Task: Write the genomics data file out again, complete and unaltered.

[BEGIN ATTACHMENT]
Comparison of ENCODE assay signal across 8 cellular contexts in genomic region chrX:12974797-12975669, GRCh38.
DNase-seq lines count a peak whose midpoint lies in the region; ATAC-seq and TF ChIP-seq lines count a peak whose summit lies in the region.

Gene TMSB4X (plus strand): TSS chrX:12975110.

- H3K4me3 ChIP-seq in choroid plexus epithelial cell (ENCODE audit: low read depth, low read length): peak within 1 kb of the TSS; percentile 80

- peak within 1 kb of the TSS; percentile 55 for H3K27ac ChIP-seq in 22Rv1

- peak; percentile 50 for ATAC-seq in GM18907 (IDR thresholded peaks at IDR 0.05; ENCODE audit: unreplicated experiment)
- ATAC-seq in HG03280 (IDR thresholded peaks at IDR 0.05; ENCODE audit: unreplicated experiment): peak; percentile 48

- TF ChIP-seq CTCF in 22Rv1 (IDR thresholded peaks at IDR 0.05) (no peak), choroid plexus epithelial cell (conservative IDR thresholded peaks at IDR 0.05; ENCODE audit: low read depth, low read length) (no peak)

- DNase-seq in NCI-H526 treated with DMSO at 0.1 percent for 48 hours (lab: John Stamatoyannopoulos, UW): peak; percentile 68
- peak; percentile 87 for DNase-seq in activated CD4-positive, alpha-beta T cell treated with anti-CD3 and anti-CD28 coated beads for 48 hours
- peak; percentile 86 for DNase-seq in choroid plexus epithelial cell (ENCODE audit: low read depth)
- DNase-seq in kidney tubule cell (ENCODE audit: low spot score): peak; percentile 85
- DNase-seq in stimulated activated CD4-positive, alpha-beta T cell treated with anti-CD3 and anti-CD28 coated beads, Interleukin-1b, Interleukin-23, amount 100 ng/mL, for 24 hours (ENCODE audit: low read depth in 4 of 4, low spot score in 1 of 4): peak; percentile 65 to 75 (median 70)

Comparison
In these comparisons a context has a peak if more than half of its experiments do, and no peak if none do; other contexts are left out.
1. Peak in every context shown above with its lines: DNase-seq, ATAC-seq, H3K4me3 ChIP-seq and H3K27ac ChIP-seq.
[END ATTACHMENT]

Comparison of ENCODE assay signal across 8 cellular contexts in genomic region chrX:12974797-12975669, GRCh38.
DNase-seq lines count a peak whose midpoint lies in the region; ATAC-seq and TF ChIP-seq lines count a peak whose summit lies in the region.

Gene TMSB4X (plus strand): TSS chrX:12975110.

- H3K4me3 ChIP-seq in choroid plexus epithelial cell (ENCODE audit: low read depth, low read length): peak within 1 kb of the TSS; percentile 80

- peak within 1 kb of the TSS; percentile 55 for H3K27ac ChIP-seq in 22Rv1

- peak; percentile 50 for ATAC-seq in GM18907 (IDR thresholded peaks at IDR 0.05; ENCODE audit: unreplicated experiment)
- ATAC-seq in HG03280 (IDR thresholded peaks at IDR 0.05; ENCODE audit: unreplicated experiment): peak; percentile 48

- TF ChIP-seq CTCF in 22Rv1 (IDR thresholded peaks at IDR 0.05) (no peak), choroid plexus epithelial cell (conservative IDR thresholded peaks at IDR 0.05; ENCODE audit: low read depth, low read length) (no peak)

- DNase-seq in NCI-H526 treated with DMSO at 0.1 percent for 48 hours (lab: John Stamatoyannopoulos, UW): peak; percentile 68
- peak; percentile 87 for DNase-seq in activated CD4-positive, alpha-beta T cell treated with anti-CD3 and anti-CD28 coated beads for 48 hours
- peak; percentile 86 for DNase-seq in choroid plexus epithelial cell (ENCODE audit: low read depth)
- DNase-seq in kidney tubule cell (ENCODE audit: low spot score): peak; percentile 85
- DNase-seq in stimulated activated CD4-positive, alpha-beta T cell treated with anti-CD3 and anti-CD28 coated beads, Interleukin-1b, Interleukin-23, amount 100 ng/mL, for 24 hours (ENCODE audit: low read depth in 4 of 4, low spot score in 1 of 4): peak; percentile 65 to 75 (median 70)

Comparison
In these comparisons a context has a peak if more than half of its experiments do, and no peak if none do; other contexts are left out.
1. Peak in every context shown above with its lines: DNase-seq, ATAC-seq, H3K4me3 ChIP-seq and H3K27ac ChIP-seq.